After a week I decide it is time to move on from Sunrise, as much as I found it soothing, I am inspired and re-energized to enter back into the city. I have made arrangements to meet up with the band in Sydney and catch a lift with them to Canberra. After that I am excited to get back to Melbourne and jump back into the thick of cultivating more Undergrowth vines. But I know I have been reminded of something important here, i know more and more this country is filled with a incredible natural abundance, and people who are willing to open their hearts and homes to like minded souls. There are utopias around every corner, hidden from the crude surface eyes of tourism and eco-resorts, in the spark of friendly eyes with a shared vision of the world. I a realising, you see, 'Organic' is a code word which represennts so much more thhan just a way of farming. The WWOOFing networkk is one of those secret treasure maps that will lead you to these people, this community, anywhere in the world. It's another weave in the tapestry of the sustainable worldview. Another way of living.

The Meditation of the Open Road

The least romantic aspect of a road tour is that most of the time is spent in the van. The musicians talk about how the boredom at these times counterpoints the height of the performance, but rarely is there much to speak of in this part of the journey. Fede medicates himself with endless spliffs. Dan goes silent as he drives, focussing on the road.. Brian disappears into his laptop, mixing tracks recorded from last nights gig. Saritah sleeps in the back when she's not driving and organising interviews on her mobile. I disappear into the passing landscape..

I realise there's a subtle hypnosis to watching a road, a meditation not unlike staring at a flame, or perhaps like television. The long black tongue of the highway is in constant motion, writhing left and right like a serpent, it's long white painted skeleton flying underneath you i-ching patterns of broken and unbroken morse code. These are the languages of the highway, it slowly seduces the driver into a calm meditative state in which they are in rapport with the road and the car, the language of signs and arrows pass, and we obey it's well defined contours..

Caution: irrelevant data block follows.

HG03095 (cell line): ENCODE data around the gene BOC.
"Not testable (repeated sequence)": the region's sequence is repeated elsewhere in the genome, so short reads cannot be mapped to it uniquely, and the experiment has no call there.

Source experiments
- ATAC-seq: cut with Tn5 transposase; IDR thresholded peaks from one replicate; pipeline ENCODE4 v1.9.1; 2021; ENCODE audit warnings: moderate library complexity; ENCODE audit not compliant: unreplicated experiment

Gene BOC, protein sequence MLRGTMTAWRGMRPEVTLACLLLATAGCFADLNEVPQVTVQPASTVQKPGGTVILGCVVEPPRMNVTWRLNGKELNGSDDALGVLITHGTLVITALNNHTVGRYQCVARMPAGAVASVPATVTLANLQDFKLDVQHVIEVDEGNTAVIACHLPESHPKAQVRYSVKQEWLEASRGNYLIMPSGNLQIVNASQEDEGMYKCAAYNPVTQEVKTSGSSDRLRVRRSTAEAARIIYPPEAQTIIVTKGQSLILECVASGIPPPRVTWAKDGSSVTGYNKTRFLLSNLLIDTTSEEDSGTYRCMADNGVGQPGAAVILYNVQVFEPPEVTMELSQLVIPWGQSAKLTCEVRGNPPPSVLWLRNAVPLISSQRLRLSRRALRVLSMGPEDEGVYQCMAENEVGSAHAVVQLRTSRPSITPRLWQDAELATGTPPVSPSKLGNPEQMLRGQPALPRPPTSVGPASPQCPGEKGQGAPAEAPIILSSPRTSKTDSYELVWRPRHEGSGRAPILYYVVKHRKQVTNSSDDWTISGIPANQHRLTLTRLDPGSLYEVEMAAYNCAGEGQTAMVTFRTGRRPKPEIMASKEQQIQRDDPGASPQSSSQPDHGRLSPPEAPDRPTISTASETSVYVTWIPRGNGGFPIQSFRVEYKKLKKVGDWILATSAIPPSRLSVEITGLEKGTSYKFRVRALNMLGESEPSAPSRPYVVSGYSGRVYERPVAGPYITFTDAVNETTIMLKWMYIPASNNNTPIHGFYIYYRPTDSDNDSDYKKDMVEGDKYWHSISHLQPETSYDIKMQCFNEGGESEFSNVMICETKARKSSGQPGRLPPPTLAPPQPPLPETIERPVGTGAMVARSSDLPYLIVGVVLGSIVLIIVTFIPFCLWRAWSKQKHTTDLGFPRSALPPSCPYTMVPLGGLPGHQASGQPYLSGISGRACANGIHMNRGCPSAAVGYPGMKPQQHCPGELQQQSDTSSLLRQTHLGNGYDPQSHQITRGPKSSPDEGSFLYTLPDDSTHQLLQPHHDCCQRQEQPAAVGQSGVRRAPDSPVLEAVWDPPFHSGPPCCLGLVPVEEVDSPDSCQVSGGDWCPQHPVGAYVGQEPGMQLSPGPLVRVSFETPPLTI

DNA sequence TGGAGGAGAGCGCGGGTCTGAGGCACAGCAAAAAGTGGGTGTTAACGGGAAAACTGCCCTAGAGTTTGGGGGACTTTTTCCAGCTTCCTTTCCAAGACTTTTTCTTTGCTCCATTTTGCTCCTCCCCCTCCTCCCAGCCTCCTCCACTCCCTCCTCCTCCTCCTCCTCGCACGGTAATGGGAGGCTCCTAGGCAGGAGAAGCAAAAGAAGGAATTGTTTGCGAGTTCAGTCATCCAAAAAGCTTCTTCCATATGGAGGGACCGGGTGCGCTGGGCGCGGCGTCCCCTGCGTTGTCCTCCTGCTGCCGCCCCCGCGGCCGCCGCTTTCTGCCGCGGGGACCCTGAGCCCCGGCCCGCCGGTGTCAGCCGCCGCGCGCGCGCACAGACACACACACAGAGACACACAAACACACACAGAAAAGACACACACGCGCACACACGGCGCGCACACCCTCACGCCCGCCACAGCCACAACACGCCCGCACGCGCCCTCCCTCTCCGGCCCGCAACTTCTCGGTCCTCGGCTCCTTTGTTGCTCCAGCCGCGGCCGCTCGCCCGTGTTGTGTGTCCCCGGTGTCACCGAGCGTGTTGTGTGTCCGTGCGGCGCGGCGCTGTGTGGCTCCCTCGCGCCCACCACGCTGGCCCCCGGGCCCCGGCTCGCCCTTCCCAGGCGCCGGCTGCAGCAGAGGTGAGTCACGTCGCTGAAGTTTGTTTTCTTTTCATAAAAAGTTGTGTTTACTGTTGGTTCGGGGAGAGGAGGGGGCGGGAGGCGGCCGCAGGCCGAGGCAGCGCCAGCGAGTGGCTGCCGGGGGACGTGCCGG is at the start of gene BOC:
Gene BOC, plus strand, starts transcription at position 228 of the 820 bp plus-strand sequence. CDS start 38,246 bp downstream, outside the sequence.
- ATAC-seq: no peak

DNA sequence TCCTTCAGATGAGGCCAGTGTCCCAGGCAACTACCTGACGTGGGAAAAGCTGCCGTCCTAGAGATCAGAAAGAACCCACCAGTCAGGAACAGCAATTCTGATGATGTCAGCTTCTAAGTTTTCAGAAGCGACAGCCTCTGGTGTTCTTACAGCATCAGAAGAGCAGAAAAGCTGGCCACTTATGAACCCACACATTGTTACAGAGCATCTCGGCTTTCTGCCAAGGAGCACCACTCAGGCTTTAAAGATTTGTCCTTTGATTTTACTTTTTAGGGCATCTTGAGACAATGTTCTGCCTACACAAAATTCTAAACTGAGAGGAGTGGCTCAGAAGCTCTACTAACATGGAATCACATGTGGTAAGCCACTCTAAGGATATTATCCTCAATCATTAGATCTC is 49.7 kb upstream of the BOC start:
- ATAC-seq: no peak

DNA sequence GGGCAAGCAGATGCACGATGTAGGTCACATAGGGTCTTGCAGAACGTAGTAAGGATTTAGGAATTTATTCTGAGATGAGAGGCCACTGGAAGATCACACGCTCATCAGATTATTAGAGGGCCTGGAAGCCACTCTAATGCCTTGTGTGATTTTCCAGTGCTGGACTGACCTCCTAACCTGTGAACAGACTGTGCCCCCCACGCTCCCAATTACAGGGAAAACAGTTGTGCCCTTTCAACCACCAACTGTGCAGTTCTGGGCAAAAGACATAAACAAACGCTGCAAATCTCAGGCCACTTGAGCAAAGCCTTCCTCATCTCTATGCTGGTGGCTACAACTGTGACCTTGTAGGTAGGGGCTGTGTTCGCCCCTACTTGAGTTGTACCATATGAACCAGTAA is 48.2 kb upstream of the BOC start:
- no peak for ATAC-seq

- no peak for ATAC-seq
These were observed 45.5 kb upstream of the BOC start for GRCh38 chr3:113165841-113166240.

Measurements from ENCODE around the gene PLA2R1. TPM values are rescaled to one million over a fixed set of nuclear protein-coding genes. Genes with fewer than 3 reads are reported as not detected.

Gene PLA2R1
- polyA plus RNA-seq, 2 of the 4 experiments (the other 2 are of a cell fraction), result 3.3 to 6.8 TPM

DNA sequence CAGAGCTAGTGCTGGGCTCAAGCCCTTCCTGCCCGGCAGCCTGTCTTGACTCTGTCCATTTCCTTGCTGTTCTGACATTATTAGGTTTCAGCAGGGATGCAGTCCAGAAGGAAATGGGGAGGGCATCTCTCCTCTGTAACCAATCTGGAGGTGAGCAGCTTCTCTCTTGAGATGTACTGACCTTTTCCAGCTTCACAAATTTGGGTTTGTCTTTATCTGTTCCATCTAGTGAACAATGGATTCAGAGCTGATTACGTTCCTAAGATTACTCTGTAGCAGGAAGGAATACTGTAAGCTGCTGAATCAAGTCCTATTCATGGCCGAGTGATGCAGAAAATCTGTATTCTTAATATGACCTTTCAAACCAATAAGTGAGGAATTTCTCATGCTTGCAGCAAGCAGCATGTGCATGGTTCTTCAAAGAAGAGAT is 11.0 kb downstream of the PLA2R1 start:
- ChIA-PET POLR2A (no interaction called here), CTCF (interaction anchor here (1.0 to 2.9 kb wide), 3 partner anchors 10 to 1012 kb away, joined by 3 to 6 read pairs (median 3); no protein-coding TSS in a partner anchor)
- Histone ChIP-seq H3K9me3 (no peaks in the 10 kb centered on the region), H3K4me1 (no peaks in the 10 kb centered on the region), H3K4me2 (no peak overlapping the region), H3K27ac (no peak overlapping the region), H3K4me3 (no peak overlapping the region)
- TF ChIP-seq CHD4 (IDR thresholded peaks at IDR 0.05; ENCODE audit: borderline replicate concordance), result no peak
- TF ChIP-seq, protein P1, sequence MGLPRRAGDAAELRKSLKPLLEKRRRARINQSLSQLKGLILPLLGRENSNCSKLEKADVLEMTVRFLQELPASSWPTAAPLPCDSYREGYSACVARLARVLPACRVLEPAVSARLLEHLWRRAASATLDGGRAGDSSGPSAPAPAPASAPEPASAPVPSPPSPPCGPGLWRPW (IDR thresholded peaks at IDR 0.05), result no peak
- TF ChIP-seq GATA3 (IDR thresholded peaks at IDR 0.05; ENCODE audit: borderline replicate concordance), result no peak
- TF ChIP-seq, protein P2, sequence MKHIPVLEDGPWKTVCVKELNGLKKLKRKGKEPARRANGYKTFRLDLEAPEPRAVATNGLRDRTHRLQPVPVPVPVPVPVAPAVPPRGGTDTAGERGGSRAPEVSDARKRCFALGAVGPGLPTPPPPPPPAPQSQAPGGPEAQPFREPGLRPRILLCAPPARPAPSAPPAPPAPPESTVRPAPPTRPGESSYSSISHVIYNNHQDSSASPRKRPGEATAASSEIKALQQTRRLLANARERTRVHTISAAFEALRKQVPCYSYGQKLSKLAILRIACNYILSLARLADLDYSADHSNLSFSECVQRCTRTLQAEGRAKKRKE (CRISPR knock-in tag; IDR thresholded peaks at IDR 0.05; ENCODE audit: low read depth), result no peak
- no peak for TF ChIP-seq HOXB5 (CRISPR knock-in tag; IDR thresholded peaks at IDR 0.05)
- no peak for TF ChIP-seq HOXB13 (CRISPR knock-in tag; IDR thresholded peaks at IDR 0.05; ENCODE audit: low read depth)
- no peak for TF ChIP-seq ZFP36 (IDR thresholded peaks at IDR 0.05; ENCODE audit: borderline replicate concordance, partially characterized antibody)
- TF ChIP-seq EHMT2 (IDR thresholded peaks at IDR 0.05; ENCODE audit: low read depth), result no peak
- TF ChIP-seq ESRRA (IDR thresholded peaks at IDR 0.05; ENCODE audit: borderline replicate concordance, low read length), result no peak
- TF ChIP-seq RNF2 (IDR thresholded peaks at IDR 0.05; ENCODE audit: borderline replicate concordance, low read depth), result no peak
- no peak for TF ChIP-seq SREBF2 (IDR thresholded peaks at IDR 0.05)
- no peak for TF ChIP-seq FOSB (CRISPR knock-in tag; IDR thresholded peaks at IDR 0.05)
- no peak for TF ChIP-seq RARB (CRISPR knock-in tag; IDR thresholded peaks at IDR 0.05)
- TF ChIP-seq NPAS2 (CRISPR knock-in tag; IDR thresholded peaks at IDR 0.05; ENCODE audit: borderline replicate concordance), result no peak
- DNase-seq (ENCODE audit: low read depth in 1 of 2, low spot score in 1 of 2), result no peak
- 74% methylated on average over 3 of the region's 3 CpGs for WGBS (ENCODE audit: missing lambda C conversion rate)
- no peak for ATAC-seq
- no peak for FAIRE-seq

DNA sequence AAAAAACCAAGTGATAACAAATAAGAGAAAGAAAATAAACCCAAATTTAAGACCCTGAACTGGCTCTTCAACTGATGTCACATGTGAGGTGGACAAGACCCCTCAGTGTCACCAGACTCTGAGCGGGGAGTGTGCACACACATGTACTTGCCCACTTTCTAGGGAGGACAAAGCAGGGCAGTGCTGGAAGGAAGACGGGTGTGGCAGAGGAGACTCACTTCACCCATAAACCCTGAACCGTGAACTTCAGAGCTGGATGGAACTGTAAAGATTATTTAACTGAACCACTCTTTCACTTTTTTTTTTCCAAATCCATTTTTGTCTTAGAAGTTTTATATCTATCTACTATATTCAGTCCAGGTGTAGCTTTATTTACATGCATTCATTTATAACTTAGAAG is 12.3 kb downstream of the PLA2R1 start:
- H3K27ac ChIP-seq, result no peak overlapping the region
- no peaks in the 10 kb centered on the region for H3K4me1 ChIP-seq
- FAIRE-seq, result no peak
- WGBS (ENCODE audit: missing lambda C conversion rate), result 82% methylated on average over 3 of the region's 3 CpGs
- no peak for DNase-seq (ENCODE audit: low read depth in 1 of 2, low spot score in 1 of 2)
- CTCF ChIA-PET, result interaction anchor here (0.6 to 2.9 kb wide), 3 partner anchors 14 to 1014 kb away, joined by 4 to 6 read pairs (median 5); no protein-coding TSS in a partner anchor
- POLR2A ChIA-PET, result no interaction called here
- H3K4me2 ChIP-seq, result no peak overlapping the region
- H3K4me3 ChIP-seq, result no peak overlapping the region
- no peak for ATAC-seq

Also, I find the more I travel by land around this country the more I understand about it, details which the ease of airplane travel would make me completely oblivious of. I begin to think of the landscape as an open book as it shifts through different ecologies and economies before my eyes.

I drink in police roadblocks and tollways and see the state exerting it's power.

Lone trees in vast empty cattlefarms speaks of forests that once would have covered this land.

The sign which reads "taoist temple left exit"
tells me all is not as straight and redneck as it appears form the road.

We pass battery farms which are really just big sheds with hidden chicken atrocities.

Petroleum prices that rise by a decimal point every ten or fifteen k's out of Brisbane speak to us all of this resources limited supply. How long will road trips like this still be affordable?

On it goes..
We pass hitchhikers and roadside produce stalls, telecommunication towers and altered roadsigns that tell us to form one planet in clumsy scrawls of texta. Stories in each of them.

I watch the long white skeleton of the bitumen snake pass curl between us and the oncoming traffic.

The late afternoon shadows of trees embroidered upon the road.

The brief cemeteries of roadkill bones scattered on the edge of tyre marked gravels that indicate the burn marks of sudden brakes..

The tar band aids over tectonic stretch marks that meander over the road like the patterns of stringy bark worms..

The patterns of a city are always the same.. on the ouitskirts of town you pass through endless car yards that circle the city like roadside farmers markets - freshly picked from the factory. These are always followed by the industrial suburbs and then further on you begin to reach all of the farming land. But now I've begun to notice a new pattern in the landscape, and it's happening everywhere. I'm speaking of course of the new wave of outer city property development subdivisions.. What I call the new suburban sprawl.

On the political circus of the newshour the property boom is made to sound great for the economy as everyman and their wife apply for the first homeowners grant before prices skyrocket out of their means, and in doing so contribute to the property markets permanent state of inflation.